‘Phantom Of The Opera’ Closing After 34 Years On Broadway

The longest-running show on Broadway will have its final curtain call in February 2023.

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Say it ain’t so! Famed musical The Phantom of the Opera will be closing its doors, according to a source with The New York Times. Despite Andrew LLoyd Webber’s incredibly popular production being the longest-running show on Broadway, plans are in place for the final bow at the Majestic Theatre to happen on February 18, 2023, following a 35th anniversary celebratory bash.

‘The Phantom of the Opera’ will be closing in 2023. (Shutterstock)

As for the reason of the last curtain call, the sources said the show has been struggling to recover since reopening in October 2021 following a closure caused by the pandemic. Even with Webber himself DJing at the reopening, by winter, the Omicron variant of the coronavirus surged and caused the box office to drop off once again.

The musical is widely considered one of the most spectacular productions to ever hit the Great White Way. Based on the classic novel Le Fantôme de L’Opéra by Gaston Leroux, the show features music by Webber, lyrics by Charles Hart with additional lyrics by Richard Stilgoe and book by Richard Stilgoe and Webber. The meeting of those ingenious minds came up with such classics as “The Music of the Night,” “All I Ask of You,” “Wishing You Were Somehow Here Again,” “Masquerade” and the iconic title song.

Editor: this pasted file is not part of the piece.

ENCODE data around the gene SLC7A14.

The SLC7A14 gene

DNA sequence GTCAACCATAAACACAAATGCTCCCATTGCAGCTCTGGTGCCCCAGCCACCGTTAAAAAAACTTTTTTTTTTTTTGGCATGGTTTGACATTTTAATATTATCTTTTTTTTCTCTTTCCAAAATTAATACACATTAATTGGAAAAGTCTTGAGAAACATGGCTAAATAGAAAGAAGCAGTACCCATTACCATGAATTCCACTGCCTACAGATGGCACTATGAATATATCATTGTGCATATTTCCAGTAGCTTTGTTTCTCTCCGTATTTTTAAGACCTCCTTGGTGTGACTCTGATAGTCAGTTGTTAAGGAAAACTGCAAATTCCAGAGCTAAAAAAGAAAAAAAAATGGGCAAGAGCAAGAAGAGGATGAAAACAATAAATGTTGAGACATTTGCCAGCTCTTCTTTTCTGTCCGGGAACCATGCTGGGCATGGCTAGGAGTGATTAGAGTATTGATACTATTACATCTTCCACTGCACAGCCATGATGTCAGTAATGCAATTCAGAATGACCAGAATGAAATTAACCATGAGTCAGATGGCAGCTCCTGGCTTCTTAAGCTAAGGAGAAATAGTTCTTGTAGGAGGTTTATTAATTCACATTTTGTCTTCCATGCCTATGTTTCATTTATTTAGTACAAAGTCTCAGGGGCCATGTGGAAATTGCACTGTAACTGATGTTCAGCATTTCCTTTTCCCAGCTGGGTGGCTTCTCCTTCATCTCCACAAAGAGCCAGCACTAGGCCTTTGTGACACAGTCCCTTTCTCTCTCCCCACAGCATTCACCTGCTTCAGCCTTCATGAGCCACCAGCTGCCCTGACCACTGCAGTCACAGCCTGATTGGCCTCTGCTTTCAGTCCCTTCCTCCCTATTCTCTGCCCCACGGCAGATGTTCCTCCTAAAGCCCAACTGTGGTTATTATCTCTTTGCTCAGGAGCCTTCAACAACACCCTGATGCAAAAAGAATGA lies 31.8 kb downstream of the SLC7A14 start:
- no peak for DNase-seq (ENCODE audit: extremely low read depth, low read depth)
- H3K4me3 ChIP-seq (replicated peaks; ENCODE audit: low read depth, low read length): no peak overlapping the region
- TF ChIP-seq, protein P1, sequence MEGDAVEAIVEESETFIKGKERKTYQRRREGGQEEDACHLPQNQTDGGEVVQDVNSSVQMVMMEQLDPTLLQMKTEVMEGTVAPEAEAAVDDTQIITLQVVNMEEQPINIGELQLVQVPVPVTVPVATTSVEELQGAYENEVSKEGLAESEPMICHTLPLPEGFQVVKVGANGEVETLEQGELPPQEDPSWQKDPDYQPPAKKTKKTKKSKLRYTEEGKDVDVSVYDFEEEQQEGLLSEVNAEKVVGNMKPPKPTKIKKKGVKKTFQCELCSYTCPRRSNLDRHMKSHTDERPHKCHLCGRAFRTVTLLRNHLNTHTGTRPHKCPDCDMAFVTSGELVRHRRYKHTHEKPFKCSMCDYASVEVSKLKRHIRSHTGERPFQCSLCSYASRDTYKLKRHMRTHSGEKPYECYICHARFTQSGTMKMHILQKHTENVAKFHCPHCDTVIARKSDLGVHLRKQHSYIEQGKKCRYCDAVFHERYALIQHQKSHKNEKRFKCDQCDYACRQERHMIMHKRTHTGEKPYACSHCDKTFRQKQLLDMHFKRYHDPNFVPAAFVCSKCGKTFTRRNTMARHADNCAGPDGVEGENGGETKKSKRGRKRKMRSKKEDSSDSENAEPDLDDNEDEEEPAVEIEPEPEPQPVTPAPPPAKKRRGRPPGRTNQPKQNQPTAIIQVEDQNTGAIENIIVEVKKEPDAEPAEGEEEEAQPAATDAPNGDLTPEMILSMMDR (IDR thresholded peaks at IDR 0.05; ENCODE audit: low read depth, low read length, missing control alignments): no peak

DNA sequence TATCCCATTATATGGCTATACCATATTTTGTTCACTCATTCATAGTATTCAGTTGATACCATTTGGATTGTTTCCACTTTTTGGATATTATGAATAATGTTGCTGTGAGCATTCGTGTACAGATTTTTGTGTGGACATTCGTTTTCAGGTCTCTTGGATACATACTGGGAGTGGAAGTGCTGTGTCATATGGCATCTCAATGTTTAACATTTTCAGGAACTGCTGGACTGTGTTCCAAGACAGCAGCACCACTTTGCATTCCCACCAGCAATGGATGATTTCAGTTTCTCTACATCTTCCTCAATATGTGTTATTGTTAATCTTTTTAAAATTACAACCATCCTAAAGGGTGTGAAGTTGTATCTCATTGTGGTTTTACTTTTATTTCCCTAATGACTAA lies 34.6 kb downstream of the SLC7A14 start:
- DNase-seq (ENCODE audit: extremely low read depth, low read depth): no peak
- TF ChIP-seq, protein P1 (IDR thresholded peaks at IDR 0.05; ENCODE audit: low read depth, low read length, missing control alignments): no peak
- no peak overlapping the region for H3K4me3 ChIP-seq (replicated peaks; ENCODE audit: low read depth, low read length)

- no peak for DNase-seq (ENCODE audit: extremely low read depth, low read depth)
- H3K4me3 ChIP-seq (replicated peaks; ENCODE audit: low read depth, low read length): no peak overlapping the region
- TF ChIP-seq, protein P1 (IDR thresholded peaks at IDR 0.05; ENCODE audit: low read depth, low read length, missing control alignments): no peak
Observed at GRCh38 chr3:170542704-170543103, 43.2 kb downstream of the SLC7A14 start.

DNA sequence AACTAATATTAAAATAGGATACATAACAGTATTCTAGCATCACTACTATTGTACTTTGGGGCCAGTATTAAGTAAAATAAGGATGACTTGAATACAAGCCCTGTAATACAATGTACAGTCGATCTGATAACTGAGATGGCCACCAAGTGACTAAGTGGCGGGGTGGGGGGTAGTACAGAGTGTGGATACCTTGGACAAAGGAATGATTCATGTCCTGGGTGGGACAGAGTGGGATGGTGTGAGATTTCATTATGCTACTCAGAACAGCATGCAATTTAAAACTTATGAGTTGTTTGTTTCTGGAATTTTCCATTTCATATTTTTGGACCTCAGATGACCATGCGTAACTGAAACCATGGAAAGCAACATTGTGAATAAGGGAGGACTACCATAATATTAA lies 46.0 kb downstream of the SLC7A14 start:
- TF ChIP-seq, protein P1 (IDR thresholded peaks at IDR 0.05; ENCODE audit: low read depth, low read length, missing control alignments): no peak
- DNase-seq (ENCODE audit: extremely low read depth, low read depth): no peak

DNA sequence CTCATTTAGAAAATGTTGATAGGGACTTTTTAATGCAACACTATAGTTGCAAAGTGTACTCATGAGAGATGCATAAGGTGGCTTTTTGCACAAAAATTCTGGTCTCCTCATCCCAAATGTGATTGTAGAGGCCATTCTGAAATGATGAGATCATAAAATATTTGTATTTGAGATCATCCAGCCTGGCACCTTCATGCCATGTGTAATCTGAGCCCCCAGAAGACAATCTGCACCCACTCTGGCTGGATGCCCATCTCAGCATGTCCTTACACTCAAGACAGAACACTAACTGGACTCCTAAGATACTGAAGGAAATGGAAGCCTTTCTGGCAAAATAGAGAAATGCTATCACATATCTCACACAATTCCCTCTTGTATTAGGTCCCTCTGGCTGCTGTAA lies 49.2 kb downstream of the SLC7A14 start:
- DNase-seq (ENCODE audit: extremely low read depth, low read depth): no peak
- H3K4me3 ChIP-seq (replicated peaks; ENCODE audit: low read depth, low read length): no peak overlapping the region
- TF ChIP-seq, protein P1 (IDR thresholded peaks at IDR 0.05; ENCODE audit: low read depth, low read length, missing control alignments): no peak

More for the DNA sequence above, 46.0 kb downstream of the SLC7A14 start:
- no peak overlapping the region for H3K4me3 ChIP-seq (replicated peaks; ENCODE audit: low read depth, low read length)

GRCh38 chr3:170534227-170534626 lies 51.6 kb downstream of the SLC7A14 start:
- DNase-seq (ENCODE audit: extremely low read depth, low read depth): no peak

The show follows the story of a disfigured musical genius who haunts the The Paris Opera House and is known only as “The Phantom.” He soon falls for the ingenue soprano Christine, whom he begins to tutor. Christine’s love for another causes mayhem — including the set’s chandelier to come come crashing down — as a climatic finale awaits the audience.

On Broadway alone, the musical has played more than 13,000 performances to 19 million people at The Majestic Theatre. Altogether, The Phantom of the Opera has played to over 145 million people in 41 countries and 183 cities in 17 languages for more than 70,000 performances.

The Broadway version of the London-originated show won seven Tony Awards after opening in 1988, including Best Musical. The original Broadway cast featured Michael Crawford, Sarah Brightman, Judy Kaye, and the late Steve Barton. The cast is currently led by Ben Crawford as The Phantom and Emilie Kouatchou as Christine.

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